“Dunedin is blessed with a very good base of contractors that have a can-do attitude and there is a large amount of team pride”
The bold and brave redevelopment of Dunedin’s Forsyth Barr House is a melding of visionary minds, managing director Neil Paviour-Smith says.
In June last year Forsyth Barr moved out of the Octagon to temporary premises in the nearby historic former National Bank of New Zealand building in Princes Street to allow work to begin on the much needed redevelopment of Forsyth Barr House.
The project is being undertaken by Dunedin-based property investors Leonard Holdings, partly owned by Chris Barnes who is also a director of ADL Properties which specialises in refurbishing quality, well-located office and industrial buildings.
Dunedin architect Craig McAuliffe of McAuliffe Stevens was tasked with modernising Forsyth Barr House, built in 1968.
Neil Paviour-Smith said the decision by the company’s management to stay in the Octagon was significantly influenced by Chris Barnes’ vision for the building, combined with his track record in other developments in the city.
“We were confident that he was going to deliver a really top quality redeveloped building that meant that we would be willing to enter into a long-term commitment to staying in the building once it was completed.”
It its existing form, Forsyth Barr House was inadequate for the company’s long-term needs, from heating and ventilation and other infrastructure, configuration of access and lifts to staff and client amenities while providing a modern and pleasant working environment.
The redevelopment comprises gutting the building to a shell, recladding, orienting its entranceway to the Octagon and adding a level.
This structural work is being complemented with a top quality fit-out.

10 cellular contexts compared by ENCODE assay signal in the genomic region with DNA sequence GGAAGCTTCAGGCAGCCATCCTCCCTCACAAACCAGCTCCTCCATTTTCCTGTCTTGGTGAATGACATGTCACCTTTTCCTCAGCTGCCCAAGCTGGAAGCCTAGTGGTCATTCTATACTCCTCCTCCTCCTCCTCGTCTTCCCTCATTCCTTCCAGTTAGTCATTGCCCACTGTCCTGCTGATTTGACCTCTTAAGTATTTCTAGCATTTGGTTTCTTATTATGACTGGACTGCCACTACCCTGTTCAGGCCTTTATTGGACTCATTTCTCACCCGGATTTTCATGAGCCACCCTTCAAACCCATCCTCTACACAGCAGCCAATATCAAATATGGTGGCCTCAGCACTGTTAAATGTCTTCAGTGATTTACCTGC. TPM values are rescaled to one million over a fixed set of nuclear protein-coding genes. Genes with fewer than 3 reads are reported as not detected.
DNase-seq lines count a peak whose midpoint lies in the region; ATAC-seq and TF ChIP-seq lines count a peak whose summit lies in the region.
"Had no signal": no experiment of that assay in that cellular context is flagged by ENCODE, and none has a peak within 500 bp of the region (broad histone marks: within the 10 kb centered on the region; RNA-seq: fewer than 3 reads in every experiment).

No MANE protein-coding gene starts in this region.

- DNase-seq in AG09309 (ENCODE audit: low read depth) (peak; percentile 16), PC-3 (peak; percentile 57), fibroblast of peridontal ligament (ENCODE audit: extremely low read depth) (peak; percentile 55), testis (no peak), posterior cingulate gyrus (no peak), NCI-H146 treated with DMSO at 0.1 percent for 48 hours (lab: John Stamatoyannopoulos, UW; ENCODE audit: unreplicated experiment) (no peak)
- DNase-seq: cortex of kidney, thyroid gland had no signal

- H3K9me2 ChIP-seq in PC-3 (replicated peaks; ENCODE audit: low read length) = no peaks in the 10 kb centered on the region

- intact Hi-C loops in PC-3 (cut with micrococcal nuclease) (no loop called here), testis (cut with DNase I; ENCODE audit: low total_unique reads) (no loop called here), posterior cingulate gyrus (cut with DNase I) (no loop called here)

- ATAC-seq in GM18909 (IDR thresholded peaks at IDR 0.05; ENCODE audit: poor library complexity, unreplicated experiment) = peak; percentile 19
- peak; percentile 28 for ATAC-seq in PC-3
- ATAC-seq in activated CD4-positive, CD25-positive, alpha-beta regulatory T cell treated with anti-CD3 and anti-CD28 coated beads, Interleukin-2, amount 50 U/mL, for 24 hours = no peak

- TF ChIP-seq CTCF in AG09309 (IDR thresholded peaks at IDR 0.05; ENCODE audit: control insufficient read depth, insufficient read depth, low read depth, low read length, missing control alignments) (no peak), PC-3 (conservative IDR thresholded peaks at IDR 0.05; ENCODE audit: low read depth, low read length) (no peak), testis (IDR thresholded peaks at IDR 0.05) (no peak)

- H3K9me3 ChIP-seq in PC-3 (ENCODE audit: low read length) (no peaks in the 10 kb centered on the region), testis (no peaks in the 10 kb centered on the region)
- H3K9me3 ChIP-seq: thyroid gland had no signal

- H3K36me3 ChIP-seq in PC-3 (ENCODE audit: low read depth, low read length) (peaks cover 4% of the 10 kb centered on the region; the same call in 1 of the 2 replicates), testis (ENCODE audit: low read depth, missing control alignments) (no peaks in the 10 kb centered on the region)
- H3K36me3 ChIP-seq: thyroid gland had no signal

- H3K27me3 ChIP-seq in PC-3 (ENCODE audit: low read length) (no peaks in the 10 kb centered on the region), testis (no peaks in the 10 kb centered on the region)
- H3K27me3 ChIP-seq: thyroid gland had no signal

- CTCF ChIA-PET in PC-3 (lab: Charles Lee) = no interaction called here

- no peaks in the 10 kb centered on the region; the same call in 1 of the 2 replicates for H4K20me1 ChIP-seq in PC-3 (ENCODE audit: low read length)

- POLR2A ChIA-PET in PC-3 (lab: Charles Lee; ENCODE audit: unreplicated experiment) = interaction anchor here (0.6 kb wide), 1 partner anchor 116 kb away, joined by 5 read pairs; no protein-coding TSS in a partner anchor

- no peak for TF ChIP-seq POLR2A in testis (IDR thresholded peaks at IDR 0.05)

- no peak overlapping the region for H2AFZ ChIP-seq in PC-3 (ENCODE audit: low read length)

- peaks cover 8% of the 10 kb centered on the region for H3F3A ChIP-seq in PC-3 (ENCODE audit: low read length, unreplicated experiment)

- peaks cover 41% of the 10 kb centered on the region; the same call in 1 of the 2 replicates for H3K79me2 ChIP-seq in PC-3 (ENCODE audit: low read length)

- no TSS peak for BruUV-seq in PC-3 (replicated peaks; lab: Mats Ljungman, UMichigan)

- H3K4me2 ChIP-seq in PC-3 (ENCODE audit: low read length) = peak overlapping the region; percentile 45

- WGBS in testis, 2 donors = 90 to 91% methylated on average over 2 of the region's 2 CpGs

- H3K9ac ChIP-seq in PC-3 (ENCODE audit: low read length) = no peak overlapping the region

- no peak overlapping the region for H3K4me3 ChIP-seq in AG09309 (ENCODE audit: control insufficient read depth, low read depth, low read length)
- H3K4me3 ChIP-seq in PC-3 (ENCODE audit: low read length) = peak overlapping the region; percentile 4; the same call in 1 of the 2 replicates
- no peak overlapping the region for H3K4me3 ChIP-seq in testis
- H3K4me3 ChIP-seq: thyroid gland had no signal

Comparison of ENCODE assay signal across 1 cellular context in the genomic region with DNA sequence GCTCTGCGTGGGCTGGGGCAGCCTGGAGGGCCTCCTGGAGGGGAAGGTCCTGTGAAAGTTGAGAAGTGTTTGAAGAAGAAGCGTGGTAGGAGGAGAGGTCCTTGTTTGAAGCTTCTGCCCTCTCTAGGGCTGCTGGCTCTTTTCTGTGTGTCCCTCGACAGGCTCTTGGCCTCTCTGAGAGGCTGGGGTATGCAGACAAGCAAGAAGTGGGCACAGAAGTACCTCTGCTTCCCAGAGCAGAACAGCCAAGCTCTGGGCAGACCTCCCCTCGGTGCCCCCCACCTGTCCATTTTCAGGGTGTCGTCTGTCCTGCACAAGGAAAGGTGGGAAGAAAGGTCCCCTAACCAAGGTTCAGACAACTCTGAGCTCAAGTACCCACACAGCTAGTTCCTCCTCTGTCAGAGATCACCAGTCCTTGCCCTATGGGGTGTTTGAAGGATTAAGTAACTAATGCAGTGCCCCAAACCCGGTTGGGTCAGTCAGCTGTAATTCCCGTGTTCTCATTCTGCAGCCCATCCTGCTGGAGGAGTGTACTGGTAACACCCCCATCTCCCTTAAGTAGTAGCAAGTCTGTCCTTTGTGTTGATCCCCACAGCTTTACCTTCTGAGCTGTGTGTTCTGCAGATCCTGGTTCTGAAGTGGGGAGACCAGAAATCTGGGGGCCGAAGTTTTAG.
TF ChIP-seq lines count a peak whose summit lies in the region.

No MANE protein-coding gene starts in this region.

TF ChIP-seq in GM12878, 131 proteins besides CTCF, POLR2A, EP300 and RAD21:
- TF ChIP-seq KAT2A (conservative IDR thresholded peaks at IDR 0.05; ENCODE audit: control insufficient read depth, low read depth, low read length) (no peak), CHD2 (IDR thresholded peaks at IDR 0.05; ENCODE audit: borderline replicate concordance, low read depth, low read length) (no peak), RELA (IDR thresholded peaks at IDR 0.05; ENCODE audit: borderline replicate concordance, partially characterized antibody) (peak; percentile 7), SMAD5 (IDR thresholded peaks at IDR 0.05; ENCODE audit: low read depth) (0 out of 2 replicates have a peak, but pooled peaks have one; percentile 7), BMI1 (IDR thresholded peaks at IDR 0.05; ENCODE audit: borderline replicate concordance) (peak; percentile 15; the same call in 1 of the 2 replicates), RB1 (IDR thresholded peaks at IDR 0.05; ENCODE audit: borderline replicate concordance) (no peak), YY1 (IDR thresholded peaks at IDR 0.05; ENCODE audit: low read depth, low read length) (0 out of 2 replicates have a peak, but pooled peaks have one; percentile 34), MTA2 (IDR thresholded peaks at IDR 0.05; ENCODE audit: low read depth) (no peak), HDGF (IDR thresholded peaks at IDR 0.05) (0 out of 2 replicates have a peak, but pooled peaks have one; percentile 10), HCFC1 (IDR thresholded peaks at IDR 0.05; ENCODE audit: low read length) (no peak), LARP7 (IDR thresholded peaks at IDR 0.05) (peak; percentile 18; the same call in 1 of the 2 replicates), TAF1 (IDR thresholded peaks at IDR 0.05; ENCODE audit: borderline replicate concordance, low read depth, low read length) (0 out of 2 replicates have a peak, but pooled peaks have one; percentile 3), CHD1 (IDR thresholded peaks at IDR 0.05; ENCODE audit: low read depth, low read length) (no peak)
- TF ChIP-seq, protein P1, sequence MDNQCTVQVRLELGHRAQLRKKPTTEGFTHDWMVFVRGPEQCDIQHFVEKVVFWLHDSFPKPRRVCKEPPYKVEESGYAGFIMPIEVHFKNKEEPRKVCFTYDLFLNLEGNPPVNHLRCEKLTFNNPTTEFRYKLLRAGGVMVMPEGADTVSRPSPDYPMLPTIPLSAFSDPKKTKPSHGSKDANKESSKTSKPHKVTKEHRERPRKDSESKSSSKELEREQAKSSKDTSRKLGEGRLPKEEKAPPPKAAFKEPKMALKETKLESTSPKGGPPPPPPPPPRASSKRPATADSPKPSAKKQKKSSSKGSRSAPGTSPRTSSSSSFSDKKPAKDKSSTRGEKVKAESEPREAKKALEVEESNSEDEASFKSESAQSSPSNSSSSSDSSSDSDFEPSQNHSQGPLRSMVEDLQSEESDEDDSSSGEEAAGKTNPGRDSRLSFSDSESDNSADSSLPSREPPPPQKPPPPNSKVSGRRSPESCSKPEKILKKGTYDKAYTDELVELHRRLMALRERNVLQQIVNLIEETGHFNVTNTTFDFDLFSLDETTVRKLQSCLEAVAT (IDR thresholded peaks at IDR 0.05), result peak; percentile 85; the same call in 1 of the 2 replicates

“We can move back in later this year and we are very excited about that.”
Forsyth Barr will occupy the top four floors of the new building which will provide space for about 100 people; the company employs about 90 staff in Dunedin.
Chris Barnes is the project manager for Forsyth Barr House’s base build and fit-out.
When the building was put up for sale, Chris took it on as a challenge which he subsequently took to Craig McAuliffe.
Craig’s initial brief to him was “do some interesting things” resulting in what Chris calls a brave design.
“I’ve done a number of buildings with Craig and we’ve done some pretty interesting things on three of them now and the city can withstand some modern architecture and I personally believe that modern can fit beside historic and complement it.”
“[For Forsyth Barr House] he created a design around a system of tiles of tiles to go on the outside of the building that represent the cladded sandstone effect of the municipal chambers in St Pauls cathedral next door,” says Chris.
The top floor will be constructed behind a skin of aluminium and copper cladding which will be a significant visual feature from various heights and angles from surrounding streets.
Key to the project is to bring the building into the 21st century in terms of its aesthetics, performance and energy efficiency.
“We’ve reglazed and replaced all of the window frames in the building with high-performance glass, we’ve installed new lifts, redeveloped all the foyers, toilets, stairwells, electrical systems and water systems.”
Chris believes that once completed, Forsyth Barr House will probably be one of the most modern buildings in Dunedin.
His focus is to buy and develop fundamentally sound buildings in good locations “and then do something outstanding with them.”
There is good demand for modern, quality commercial buildings in Dunedin.
A key part of the success of the developments Chris has been involved in is an experienced and loyal contractor base which he and his fellow directors have collaborated with for 18 years.
“Dunedin is blessed with a very good base of contractors that have a can-do attitude and there is a large amount of team pride.”
© Waterford Press Ltd 2021